Abstract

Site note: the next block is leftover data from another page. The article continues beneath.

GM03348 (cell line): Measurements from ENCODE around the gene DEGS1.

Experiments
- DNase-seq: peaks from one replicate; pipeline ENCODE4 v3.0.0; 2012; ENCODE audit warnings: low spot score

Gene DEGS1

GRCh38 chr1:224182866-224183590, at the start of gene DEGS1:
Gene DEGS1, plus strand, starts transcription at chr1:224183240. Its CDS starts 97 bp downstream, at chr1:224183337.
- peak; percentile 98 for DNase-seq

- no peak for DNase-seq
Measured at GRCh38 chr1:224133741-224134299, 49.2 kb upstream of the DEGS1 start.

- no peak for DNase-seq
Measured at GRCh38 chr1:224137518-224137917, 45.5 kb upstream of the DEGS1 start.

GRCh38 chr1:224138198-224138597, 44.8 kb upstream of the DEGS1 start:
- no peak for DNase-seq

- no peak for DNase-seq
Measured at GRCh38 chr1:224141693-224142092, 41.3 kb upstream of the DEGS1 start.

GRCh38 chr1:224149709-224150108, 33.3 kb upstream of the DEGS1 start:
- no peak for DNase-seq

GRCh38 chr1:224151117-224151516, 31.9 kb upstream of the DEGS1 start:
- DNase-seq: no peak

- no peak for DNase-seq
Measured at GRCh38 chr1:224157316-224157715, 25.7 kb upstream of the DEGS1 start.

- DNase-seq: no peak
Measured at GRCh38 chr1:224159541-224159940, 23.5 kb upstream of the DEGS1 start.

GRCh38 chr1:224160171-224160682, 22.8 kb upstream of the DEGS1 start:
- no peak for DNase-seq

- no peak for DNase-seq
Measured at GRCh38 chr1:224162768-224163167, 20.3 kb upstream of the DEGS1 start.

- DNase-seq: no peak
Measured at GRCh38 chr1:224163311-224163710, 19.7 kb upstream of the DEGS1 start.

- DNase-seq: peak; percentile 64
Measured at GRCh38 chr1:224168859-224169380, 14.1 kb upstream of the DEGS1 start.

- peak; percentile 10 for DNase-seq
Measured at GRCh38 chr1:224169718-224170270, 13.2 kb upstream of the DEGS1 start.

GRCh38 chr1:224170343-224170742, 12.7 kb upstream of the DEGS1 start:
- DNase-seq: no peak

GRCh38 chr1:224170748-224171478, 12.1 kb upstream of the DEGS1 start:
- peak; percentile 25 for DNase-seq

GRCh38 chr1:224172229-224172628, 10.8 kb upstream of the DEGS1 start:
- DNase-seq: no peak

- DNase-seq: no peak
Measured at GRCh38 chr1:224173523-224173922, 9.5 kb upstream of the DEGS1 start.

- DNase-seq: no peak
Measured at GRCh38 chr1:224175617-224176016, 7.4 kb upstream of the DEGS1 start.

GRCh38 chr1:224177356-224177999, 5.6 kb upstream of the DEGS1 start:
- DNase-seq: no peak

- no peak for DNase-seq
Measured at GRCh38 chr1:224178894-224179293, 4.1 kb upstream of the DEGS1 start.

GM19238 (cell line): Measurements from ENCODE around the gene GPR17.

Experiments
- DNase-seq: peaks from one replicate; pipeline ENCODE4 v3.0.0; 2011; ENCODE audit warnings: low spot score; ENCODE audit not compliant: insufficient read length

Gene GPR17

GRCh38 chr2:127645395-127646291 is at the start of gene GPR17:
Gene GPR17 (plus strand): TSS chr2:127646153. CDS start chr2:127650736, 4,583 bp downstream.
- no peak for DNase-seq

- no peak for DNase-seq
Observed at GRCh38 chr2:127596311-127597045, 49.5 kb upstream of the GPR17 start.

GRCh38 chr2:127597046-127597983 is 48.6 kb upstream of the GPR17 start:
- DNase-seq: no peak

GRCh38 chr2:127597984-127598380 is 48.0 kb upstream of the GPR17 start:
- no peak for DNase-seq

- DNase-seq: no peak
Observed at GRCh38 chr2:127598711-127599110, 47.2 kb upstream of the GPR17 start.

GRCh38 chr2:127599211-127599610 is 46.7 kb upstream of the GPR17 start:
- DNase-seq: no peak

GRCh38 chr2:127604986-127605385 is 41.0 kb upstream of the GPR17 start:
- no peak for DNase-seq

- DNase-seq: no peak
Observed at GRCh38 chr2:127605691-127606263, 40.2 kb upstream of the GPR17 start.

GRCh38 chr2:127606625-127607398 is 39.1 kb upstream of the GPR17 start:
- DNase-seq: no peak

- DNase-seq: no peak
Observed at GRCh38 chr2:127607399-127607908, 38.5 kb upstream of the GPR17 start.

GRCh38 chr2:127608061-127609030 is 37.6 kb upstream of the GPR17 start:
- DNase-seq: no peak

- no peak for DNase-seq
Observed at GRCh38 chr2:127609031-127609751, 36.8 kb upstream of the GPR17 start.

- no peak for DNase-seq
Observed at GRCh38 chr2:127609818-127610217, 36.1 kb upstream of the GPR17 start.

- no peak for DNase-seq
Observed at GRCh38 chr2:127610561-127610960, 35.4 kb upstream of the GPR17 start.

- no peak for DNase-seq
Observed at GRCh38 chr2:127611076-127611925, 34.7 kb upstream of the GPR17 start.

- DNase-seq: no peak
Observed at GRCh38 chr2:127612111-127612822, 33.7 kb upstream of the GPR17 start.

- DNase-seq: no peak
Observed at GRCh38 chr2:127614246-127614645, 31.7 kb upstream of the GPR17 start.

Two lithotectonic assemblages in southern Britt domain have different histories of plutonism, metamorphism, structural development, and mafic dyke emplacement. These differences are accounted for by postulating that a cryptic Grenvillian thrust separates the assemblages. Amphibolite-facies extensional shear along the Central Britt shear zone (CBSZ) overprinted the thrust, obscuring kinematic evidence for its existence. The structurally lower Bayfield–Nadeau Island assemblage contains orthogneiss suites of disparate age, lesser amounts of supracrustal rocks deposited before intrusion of the youngest orthogneiss, pre-Grenvillian and Grenvillian metamorphic assemblages, and at least three mafic dyke suites. The overlying Ojibway – Sand Bay assemblage contains only younger orthogneiss with Grenvillian metamorphic assemblages, volumetrically important supracrustal rocks that are younger than the youngest orthogneiss, and lacks cross-cutting mafic dykes.Comparable tectono-stratigraphic changes are present across the thrust boundary separating the Ojibway – Sand Bay assemblage and the basal Parry Sound assemblage. Extensional shearing did not strongly overprint this boundary and it therefore serves as a relatively unmodified analogue of the overprinted boundary.Extension on the CBSZ overlapped formation of transverse ductile folds (hinges parallel to the extension–transport direction). These folds and the CBSZ dominate the crustal architecture at this level and are interpreted to be late orogenic structures formed during a gravity-assisted shape adjustment of the orogenic wedge. Thermal softening of the lower crust caused by thrust thickening may have allowed this to occur.

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